Last week, signed onto Public Knowledge’s reply to the NBC comments for the FCC along with several other organizations including EFF, the Consumer Federation of America, etc. NBC called for the FCC to require that ISPs to use “broadband management tools,” specifically to thwart the flow of illegal content across the Internet. In addition to shaky logic and unsound analogies, the premise of NBC Universal’s request is misleading. Broadband management tool is a friendlier name for network filter. Network filters would beat the free flow of content (both illegal and fair) into submission, crippling the internet, preventing progress, stifling fair uses of the internet, and ruling out possibilities latent in the connectivity that breeds the good, along with the “bad.” NBC also took the liberty of redefining some other terms in order to establish their position, such as “sharing,” as in “file sharing:”

We place “sharing” in quotation marks because the term implies – incorrectly in this context – a positive, pro-social action, whereas most P2P file transfers involve the distribution of stolen property. Accordingly, we use here the more accurate term file “transfers.”

Thank you for your “accuracy” NBC. You don’t like file “sharing.” But I am not sure about transferring. We use the word transfer when we talk about drugs, disease and nuclear warheads don’t we? But alas, this is just what you want to point out to the FCC. Having or sharing an unpaid-for copy of LFO “Summer Girls” is exactly like having a bomb or sending one to all of your pals through Fed-Up:

It is inconceivable that the U.S. government would stand by mutely and permit any other legitimate U.S. business to be hijacked in this fashion. Would the government permit Federal Express or UPS to knowingly operate delivery services in which 60-70% of the payload consisted of contraband, such as illegal drugs or stolen goods?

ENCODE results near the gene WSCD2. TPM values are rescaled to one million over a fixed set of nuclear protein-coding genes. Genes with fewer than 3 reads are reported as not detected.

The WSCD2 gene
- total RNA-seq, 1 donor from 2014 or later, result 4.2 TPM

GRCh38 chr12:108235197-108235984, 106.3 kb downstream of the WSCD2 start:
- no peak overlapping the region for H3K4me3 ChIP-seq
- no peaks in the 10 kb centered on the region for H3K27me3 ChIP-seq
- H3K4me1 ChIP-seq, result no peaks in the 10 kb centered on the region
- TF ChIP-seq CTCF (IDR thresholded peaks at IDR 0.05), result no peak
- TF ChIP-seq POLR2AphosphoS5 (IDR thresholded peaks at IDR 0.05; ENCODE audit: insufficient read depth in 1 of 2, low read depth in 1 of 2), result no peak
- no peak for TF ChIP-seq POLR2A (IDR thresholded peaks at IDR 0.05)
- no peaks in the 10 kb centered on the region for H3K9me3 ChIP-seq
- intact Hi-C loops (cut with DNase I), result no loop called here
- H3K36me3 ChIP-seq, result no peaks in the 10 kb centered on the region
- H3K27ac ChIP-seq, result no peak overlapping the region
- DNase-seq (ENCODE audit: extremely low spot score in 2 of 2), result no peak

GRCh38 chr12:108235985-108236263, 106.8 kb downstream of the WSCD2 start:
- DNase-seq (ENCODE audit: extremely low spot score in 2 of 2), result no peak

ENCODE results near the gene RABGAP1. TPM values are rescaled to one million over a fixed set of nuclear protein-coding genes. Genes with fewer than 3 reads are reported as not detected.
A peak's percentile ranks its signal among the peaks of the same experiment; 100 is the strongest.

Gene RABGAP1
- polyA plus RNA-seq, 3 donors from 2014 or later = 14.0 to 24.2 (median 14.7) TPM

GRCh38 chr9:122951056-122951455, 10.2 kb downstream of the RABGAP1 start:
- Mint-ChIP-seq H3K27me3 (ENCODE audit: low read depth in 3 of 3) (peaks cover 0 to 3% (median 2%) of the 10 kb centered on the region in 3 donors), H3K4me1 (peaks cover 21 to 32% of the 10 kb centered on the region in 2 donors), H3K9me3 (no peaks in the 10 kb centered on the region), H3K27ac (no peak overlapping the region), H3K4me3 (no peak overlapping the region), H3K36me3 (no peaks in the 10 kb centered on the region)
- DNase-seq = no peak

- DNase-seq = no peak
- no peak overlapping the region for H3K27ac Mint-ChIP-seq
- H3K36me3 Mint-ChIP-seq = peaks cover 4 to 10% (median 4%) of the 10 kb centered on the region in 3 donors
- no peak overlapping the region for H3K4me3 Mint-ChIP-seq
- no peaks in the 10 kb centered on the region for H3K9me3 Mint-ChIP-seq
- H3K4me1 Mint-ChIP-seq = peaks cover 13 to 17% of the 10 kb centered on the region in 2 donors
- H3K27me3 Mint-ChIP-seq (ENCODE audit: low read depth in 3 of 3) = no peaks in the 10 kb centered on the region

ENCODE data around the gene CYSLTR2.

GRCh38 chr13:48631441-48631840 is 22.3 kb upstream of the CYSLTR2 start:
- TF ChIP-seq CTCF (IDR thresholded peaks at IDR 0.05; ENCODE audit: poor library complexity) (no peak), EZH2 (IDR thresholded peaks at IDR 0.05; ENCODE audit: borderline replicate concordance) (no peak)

The comparison of real world goods with the goods that are passed freely across the net is not a legitimate or logical argument. If it does anything, it points out the laziness of NBC and everyone else pandering to this type of analogy for its obvious shortcomings, the least of which is the attempt to use apples to explain oranges. It seems that NBC feared this type of logical accusation when they made sure to show the connection between file “transfers” and real world goods. The abridged version: When you get movies online (legally or illegally) you aren’t going to the movie theatre or the rental store, you aren’t buying tickets, and in further violation of the movie going ritual, you aren’t buying popcorn, and guess what, because of you a corn farmer is producing less, “buying less equipment,” and as a result, the whole American economy suffers. Ok NBC, we get it, but you forgot something. My favorite snack is Swedish Fish. Guess I’ll be downloading just as many movies as before, free from any of your Corny guilt trips.

To be serious, what is the future we can hope for if we choose to acknowledge arguments such as NBC’s, which can so easily be reduced to jokes? The future of net neutrality is no laughing matter.